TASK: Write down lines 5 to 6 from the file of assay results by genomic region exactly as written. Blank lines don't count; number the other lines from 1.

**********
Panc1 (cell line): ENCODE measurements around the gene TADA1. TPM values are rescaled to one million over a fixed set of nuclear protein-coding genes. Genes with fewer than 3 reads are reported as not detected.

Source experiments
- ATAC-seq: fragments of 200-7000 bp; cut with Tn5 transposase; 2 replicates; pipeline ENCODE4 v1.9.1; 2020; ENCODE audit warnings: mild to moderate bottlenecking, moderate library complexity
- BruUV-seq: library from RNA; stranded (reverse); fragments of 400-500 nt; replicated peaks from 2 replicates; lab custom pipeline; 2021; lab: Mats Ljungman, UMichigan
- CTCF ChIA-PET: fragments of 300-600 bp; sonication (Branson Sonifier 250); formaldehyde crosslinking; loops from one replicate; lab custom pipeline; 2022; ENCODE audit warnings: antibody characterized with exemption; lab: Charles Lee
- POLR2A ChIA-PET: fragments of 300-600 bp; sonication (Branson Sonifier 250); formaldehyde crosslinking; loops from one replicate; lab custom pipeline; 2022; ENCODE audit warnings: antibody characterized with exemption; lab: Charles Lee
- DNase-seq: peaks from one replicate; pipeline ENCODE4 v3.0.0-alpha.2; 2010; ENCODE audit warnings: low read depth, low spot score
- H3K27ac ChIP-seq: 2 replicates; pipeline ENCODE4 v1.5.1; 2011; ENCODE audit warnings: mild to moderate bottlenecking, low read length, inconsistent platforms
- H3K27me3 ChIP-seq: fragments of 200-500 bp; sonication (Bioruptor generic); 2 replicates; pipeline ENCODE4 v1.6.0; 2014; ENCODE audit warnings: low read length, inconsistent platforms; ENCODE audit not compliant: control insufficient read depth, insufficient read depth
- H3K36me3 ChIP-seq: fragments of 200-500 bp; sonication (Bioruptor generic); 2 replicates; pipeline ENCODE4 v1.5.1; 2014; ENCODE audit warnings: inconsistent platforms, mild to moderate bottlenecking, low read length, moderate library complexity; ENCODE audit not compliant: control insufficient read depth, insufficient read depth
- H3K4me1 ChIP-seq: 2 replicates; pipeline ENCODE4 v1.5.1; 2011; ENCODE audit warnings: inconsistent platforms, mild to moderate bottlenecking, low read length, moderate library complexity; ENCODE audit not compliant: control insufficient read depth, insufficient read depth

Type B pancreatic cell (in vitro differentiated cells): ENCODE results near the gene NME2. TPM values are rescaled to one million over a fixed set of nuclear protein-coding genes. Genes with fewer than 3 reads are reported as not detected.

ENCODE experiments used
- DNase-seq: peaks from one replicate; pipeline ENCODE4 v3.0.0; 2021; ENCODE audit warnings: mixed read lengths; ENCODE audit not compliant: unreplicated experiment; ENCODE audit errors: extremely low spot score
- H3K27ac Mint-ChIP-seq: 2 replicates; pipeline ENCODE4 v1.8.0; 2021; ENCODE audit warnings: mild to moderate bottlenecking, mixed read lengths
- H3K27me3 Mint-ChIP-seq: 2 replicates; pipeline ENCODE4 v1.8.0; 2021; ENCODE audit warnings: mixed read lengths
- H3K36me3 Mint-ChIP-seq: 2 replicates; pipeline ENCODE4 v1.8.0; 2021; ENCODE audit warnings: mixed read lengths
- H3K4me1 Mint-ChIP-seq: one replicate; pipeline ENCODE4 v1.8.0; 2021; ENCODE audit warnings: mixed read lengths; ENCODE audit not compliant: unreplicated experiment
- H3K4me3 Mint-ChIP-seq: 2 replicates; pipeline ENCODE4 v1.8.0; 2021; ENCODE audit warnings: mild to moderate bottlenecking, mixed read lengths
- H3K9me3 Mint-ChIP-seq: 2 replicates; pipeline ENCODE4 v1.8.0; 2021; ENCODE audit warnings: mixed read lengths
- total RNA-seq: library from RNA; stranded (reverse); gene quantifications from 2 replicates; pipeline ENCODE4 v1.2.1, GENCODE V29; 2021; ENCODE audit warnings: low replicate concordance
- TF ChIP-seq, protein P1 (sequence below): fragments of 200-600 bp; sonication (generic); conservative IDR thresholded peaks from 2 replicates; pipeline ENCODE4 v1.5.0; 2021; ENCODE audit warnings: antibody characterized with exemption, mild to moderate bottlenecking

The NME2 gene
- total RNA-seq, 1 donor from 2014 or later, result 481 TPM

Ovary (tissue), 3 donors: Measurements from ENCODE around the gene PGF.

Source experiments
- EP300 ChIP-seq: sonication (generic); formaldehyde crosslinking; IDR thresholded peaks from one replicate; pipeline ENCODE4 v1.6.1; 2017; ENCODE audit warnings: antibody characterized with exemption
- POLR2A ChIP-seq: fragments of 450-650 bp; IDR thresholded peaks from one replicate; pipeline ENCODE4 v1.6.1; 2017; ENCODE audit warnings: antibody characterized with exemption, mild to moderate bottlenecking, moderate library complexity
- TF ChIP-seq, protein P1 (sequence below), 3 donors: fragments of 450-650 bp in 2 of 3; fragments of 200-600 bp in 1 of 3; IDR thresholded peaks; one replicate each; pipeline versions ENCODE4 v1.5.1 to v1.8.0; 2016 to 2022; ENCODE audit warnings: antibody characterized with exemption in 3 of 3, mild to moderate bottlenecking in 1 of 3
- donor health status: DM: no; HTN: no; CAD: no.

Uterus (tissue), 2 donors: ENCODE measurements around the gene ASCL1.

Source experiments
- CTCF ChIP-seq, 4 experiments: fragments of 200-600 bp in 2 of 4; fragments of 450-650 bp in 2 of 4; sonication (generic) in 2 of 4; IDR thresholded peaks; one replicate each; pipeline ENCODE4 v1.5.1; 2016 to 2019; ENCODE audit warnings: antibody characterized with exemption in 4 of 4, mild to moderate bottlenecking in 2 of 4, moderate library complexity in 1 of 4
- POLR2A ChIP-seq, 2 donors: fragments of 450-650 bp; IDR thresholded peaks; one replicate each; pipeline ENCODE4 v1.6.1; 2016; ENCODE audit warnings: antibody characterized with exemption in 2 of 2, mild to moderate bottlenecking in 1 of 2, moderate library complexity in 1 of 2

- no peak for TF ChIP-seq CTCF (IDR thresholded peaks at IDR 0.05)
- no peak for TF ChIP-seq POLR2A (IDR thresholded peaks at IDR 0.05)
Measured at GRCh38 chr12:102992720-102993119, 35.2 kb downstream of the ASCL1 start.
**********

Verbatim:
- CTCF ChIA-PET: fragments of 300-600 bp; sonication (Branson Sonifier 250); formaldehyde crosslinking; loops from one replicate; lab custom pipeline; 2022; ENCODE audit warnings: antibody characterized with exemption; lab: Charles Lee
- POLR2A ChIA-PET: fragments of 300-600 bp; sonication (Branson Sonifier 250); formaldehyde crosslinking; loops from one replicate; lab custom pipeline; 2022; ENCODE audit warnings: antibody characterized with exemption; lab: Charles Lee